The Chinese government should seriously go behind the US tendency to abuse legal procedures to suppress China’s high-tech enterprises. It should increase interaction with the US and exert pressure when necessary. China has been exercising restraint, but the US cannot act recklessly. US President Donald Trump should rein in the hostile activities of some Americans who may imperil Sino-US relations.

US takes aim at Huawei

 Arrest of telecom giant’s CFO escalates US-China tech battle

THE Trump administration’s efforts to extradite the chief financial officer of China’s Huawei Technologies Co over criminal charges mark the start of an even more aggressive phase in the technology rivalry between the United States and China and will increase pressure on Washington’s allies to shun the telecommunications company.

Armed with a US extradition request, Canadian authorities arrested Meng Wanzhou on Dec 1, the same day as President Trump was holding a summit with Chinese counterpart President Xi Jinping. But White House officials said Trump had no advance knowledge of the arrest, indicating the action was on a separate track from trade talks currently under way between Washington and Beijing.

Meng’s detention underscores a sense of urgency, at the Justice Department and other US agencies, to address what they see as a growing threat to national security posed by China’s ambitions to gain an edge in the tech sector. For years, Washington has alleged the Chinese government could compel Huawei, which supplies much of the world with critical cellular network equipment, to spy or to disrupt communications.

Huawei has long said it is an employee-owned company and isn’t beholden to any government, and has never used its equipment to spy on or sabotage other countries. The Chinese government, speaking through its embassy in Canada, strenuously objected to the arrest, and demanded Meng’s immediate release.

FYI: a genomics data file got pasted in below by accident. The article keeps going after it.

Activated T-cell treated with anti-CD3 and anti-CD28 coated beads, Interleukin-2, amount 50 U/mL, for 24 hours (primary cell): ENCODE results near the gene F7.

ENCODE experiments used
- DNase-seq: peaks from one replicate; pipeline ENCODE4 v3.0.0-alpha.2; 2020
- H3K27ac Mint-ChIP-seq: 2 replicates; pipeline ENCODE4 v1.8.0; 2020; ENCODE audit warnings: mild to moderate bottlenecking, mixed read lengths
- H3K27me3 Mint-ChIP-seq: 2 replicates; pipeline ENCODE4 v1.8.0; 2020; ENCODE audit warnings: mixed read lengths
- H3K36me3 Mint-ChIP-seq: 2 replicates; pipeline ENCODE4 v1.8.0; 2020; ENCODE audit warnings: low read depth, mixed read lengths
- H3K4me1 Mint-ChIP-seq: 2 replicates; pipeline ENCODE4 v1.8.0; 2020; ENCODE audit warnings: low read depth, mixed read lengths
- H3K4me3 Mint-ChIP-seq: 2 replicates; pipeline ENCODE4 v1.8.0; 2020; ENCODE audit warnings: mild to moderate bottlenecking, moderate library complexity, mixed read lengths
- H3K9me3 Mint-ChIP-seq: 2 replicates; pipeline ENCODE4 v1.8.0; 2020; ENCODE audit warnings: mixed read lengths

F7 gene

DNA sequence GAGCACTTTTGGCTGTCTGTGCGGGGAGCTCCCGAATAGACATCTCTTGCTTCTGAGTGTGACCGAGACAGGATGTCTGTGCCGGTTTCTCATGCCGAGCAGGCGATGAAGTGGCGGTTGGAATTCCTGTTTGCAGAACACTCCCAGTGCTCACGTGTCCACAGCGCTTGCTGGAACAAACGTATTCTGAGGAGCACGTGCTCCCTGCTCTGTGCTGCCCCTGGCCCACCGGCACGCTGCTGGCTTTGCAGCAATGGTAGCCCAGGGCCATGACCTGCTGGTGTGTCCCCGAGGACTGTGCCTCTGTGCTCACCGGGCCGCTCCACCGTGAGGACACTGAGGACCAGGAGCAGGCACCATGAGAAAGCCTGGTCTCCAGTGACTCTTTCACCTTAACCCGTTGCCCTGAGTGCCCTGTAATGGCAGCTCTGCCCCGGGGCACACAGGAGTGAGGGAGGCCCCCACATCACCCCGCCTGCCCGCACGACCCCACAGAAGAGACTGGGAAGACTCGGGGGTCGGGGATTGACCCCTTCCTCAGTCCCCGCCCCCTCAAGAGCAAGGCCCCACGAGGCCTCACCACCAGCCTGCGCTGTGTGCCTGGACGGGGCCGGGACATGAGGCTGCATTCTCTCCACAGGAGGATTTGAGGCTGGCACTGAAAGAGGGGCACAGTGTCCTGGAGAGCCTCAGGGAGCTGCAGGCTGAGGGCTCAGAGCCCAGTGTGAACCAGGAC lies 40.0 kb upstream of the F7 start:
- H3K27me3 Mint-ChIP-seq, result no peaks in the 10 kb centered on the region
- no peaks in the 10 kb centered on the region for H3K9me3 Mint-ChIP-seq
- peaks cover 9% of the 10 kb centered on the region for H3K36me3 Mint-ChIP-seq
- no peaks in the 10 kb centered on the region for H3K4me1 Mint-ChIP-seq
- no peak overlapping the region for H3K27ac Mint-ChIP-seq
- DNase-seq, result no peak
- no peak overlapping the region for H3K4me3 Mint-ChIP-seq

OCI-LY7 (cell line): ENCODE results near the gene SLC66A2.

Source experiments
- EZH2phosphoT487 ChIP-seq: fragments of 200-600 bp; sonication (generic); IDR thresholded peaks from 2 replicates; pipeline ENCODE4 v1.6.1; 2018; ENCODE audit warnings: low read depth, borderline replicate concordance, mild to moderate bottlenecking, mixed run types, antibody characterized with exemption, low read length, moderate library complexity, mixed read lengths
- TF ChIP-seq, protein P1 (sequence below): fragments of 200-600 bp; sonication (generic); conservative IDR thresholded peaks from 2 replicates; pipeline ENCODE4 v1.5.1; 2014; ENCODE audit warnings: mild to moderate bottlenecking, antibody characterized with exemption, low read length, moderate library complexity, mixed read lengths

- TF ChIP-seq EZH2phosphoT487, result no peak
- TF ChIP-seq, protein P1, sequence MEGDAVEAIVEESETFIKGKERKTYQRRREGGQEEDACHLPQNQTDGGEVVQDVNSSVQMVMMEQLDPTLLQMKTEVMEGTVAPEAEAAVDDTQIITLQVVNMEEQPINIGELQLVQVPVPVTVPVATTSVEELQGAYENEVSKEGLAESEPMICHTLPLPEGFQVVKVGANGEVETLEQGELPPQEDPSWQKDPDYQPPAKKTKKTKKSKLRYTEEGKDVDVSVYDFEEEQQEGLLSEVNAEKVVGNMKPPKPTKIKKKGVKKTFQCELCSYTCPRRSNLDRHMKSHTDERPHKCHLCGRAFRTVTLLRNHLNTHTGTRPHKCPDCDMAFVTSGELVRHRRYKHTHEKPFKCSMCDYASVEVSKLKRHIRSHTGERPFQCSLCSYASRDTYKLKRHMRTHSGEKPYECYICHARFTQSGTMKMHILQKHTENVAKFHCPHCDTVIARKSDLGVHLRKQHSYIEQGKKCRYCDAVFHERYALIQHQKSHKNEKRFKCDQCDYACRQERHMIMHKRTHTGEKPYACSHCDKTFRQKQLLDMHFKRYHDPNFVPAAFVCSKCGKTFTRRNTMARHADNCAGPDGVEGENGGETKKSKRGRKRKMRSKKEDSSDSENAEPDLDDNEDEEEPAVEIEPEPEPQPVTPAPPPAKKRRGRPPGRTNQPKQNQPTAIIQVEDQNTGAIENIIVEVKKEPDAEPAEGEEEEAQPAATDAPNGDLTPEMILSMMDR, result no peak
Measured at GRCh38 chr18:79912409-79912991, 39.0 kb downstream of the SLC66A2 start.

US prosecutors made the extradition request based on a sealed indictment for alleged violations of Iran sanctions that had been prepared for some time, people familiar with the matter said. A federally appointed US overseer, formerly charged with evaluating HSBC Holdings PLC’s anti-money-laundering and sanctions controls, relayed information about suspicious Huawei transactions to federal prosecutors in the Eastern District of New York, some of the people said.

Meng, the daughter of Huawei’s founder, Ren Zhengfei, is now in custody in Vancouver, and a bail hearing has been scheduled for Friday, according to a spokesman for Canada’s justice department.

Some worried a lack of coordination on the various strands of the Trump administration’s China initiatives could be counterproductive, especially if Trump decides to use the detention of Meng as leverage to extract concessions in the trade talks. The two sides agreed on a 90-day window from the Dec 1 summit to settle a trade dispute that has seen the two sides exchange tit-for-tat tariffs on each other’s goods.

“I’m very concerned that that’s just going to ratchet this trade war and make negotiations much more difficult,” said Gary Locke, former US ambassador to China. “This is I think a really hot-button, almost a grenade with respect to the 90-day negotiations.”

China has a long history of reading darker motives into US actions. “The risk is conspiracy theories in Beijing,” said China scholar Michael Pillsbury at Hudson Institute, who consults regularly with the Trump trade team. He compares the events to when China rejected US explanations that the United States had made a mistake when it bombed the Chinese Embassy in Belgrade in 1999 during the Kosovo war.